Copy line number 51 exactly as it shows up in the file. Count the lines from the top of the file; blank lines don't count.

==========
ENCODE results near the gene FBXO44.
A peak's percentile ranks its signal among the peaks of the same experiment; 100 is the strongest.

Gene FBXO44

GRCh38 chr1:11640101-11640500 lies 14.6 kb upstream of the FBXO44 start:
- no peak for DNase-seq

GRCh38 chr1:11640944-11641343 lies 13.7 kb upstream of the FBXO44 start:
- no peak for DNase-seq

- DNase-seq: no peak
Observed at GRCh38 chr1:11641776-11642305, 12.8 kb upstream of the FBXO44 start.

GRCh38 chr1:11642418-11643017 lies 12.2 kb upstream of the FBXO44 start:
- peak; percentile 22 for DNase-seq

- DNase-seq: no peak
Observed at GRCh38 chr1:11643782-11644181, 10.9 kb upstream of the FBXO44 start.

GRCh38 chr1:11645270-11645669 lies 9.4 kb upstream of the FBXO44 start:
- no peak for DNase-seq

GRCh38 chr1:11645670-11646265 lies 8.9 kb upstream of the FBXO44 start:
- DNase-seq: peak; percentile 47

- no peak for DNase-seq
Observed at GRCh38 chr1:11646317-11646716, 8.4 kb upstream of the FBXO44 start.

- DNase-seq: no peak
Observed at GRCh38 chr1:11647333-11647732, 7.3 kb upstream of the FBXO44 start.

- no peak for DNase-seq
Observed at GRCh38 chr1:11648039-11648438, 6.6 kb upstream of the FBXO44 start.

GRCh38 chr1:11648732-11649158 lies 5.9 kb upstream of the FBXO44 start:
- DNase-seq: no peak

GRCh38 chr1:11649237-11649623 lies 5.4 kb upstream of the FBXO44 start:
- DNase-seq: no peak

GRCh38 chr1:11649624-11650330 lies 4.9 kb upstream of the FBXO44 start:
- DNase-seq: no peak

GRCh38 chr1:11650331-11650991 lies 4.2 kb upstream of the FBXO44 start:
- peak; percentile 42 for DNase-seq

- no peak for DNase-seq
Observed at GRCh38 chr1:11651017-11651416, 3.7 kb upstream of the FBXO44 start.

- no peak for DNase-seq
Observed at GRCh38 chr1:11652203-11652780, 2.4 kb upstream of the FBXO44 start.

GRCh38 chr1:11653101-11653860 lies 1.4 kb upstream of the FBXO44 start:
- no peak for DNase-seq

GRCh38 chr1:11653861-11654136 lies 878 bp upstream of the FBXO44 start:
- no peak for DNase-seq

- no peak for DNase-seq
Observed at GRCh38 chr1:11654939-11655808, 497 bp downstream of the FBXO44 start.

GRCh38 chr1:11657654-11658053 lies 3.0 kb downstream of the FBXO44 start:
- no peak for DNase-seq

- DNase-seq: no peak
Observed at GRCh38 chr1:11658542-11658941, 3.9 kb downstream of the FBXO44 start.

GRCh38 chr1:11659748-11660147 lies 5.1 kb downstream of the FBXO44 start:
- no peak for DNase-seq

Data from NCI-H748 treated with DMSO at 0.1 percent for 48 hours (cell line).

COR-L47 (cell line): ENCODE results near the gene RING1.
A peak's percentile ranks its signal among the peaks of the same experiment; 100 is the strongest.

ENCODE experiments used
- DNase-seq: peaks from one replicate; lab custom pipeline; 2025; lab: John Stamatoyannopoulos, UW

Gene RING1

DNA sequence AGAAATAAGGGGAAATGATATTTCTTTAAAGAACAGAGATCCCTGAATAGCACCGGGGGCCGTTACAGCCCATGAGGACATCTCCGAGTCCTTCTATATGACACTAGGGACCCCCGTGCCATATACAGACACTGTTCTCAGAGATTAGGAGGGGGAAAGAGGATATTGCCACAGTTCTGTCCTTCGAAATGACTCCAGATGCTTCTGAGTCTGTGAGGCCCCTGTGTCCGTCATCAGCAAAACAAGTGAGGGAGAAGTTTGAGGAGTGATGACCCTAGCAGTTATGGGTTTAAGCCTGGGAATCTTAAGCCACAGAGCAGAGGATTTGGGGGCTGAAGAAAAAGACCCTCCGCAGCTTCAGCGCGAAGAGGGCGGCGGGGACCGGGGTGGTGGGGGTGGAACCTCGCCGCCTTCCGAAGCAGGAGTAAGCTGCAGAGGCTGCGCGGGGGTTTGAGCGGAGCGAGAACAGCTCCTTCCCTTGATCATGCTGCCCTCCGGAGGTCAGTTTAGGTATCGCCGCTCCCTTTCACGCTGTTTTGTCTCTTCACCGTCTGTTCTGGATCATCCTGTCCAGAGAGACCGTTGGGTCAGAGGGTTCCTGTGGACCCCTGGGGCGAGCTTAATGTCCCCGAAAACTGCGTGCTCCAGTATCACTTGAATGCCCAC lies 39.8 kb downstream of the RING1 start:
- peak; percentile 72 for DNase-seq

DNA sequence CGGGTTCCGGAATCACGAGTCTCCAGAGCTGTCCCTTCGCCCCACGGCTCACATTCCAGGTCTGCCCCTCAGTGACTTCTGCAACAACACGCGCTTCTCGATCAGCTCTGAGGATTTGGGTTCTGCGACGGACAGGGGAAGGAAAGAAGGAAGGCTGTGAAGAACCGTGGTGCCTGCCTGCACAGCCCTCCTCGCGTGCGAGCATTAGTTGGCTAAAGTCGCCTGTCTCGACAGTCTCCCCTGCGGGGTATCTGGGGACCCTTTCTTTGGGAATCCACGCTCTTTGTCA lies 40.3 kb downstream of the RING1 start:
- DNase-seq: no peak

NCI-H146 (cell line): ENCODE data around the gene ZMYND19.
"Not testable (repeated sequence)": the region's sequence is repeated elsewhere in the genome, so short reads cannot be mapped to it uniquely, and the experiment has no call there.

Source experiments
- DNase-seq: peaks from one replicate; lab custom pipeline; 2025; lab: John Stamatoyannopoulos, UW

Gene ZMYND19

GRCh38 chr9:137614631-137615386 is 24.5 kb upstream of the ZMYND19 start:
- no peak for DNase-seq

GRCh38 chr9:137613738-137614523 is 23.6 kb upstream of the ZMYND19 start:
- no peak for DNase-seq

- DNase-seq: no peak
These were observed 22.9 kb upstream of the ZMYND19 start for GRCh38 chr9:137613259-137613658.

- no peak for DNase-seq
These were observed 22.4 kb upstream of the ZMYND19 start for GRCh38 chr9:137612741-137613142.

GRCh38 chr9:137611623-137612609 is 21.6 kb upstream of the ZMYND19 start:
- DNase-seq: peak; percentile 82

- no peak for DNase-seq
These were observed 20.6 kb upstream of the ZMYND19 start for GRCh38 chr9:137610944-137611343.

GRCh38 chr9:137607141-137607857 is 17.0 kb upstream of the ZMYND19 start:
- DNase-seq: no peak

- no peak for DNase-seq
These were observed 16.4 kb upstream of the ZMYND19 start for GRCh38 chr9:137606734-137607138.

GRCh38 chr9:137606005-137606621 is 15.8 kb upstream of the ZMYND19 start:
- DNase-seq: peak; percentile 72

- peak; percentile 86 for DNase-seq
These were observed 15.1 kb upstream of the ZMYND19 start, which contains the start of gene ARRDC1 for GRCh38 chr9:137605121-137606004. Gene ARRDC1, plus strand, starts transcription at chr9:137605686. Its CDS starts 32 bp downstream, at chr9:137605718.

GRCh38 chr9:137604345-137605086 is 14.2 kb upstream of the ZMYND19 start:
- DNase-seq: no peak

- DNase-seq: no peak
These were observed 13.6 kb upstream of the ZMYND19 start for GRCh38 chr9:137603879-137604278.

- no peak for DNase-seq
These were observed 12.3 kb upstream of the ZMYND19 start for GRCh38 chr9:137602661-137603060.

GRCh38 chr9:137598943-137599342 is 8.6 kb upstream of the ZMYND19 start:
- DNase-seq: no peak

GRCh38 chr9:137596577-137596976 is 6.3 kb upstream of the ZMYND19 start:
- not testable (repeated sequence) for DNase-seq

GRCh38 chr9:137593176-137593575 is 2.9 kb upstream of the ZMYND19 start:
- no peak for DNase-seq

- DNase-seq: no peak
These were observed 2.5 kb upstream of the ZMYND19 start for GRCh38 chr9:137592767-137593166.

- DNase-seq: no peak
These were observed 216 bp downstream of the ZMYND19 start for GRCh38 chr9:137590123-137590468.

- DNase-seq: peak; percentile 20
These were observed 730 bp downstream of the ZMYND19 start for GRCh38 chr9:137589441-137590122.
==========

ENCODE experiments used